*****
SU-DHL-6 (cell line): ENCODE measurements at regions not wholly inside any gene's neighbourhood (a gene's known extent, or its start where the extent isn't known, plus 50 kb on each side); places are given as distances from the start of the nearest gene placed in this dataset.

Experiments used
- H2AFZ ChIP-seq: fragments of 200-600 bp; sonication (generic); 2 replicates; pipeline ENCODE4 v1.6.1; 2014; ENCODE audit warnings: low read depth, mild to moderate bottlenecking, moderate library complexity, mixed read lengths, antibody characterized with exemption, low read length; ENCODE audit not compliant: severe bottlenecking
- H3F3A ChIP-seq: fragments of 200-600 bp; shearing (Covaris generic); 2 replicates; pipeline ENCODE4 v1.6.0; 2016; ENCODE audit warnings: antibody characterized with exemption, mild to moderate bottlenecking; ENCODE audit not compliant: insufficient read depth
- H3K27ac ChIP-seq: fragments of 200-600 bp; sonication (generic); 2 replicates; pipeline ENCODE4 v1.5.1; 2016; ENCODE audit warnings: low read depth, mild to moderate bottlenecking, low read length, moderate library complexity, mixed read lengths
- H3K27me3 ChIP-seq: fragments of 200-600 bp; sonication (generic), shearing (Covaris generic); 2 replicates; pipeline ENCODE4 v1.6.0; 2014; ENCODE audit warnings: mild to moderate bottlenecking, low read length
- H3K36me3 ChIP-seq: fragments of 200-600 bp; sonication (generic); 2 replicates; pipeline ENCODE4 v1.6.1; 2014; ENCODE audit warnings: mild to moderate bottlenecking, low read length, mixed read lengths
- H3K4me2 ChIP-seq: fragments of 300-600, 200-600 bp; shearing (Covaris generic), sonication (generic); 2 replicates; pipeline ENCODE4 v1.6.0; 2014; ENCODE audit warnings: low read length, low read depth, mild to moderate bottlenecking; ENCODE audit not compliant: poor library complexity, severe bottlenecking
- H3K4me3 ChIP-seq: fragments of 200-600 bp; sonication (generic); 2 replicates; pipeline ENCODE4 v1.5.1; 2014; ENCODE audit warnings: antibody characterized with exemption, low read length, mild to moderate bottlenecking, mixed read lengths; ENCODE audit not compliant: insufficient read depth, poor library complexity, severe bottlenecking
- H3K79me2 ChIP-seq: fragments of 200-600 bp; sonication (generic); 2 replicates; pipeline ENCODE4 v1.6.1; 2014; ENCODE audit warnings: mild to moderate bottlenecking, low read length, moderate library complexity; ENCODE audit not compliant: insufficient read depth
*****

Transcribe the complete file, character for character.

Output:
SU-DHL-6 (cell line): ENCODE measurements at regions not wholly inside any gene's neighbourhood (a gene's known extent, or its start where the extent isn't known, plus 50 kb on each side); places are given as distances from the start of the nearest gene placed in this dataset.

Experiments used
- H2AFZ ChIP-seq: fragments of 200-600 bp; sonication (generic); 2 replicates; pipeline ENCODE4 v1.6.1; 2014; ENCODE audit warnings: low read depth, mild to moderate bottlenecking, moderate library complexity, mixed read lengths, antibody characterized with exemption, low read length; ENCODE audit not compliant: severe bottlenecking
- H3F3A ChIP-seq: fragments of 200-600 bp; shearing (Covaris generic); 2 replicates; pipeline ENCODE4 v1.6.0; 2016; ENCODE audit warnings: antibody characterized with exemption, mild to moderate bottlenecking; ENCODE audit not compliant: insufficient read depth
- H3K27ac ChIP-seq: fragments of 200-600 bp; sonication (generic); 2 replicates; pipeline ENCODE4 v1.5.1; 2016; ENCODE audit warnings: low read depth, mild to moderate bottlenecking, low read length, moderate library complexity, mixed read lengths
- H3K27me3 ChIP-seq: fragments of 200-600 bp; sonication (generic), shearing (Covaris generic); 2 replicates; pipeline ENCODE4 v1.6.0; 2014; ENCODE audit warnings: mild to moderate bottlenecking, low read length
- H3K36me3 ChIP-seq: fragments of 200-600 bp; sonication (generic); 2 replicates; pipeline ENCODE4 v1.6.1; 2014; ENCODE audit warnings: mild to moderate bottlenecking, low read length, mixed read lengths
- H3K4me2 ChIP-seq: fragments of 300-600, 200-600 bp; shearing (Covaris generic), sonication (generic); 2 replicates; pipeline ENCODE4 v1.6.0; 2014; ENCODE audit warnings: low read length, low read depth, mild to moderate bottlenecking; ENCODE audit not compliant: poor library complexity, severe bottlenecking
- H3K4me3 ChIP-seq: fragments of 200-600 bp; sonication (generic); 2 replicates; pipeline ENCODE4 v1.5.1; 2014; ENCODE audit warnings: antibody characterized with exemption, low read length, mild to moderate bottlenecking, mixed read lengths; ENCODE audit not compliant: insufficient read depth, poor library complexity, severe bottlenecking
- H3K79me2 ChIP-seq: fragments of 200-600 bp; sonication (generic); 2 replicates; pipeline ENCODE4 v1.6.1; 2014; ENCODE audit warnings: mild to moderate bottlenecking, low read length, moderate library complexity; ENCODE audit not compliant: insufficient read depth